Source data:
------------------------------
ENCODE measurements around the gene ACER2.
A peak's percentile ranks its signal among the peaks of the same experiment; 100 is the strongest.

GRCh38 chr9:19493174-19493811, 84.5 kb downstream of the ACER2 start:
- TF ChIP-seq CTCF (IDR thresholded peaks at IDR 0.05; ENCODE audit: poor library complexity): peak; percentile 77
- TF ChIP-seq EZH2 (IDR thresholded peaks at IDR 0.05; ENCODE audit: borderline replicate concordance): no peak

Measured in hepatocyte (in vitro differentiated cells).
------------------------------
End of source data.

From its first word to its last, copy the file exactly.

ENCODE measurements around the gene ACER2.
A peak's percentile ranks its signal among the peaks of the same experiment; 100 is the strongest.

GRCh38 chr9:19493174-19493811, 84.5 kb downstream of the ACER2 start:
- TF ChIP-seq CTCF (IDR thresholded peaks at IDR 0.05; ENCODE audit: poor library complexity): peak; percentile 77
- TF ChIP-seq EZH2 (IDR thresholded peaks at IDR 0.05; ENCODE audit: borderline replicate concordance): no peak

Measured in hepatocyte (in vitro differentiated cells).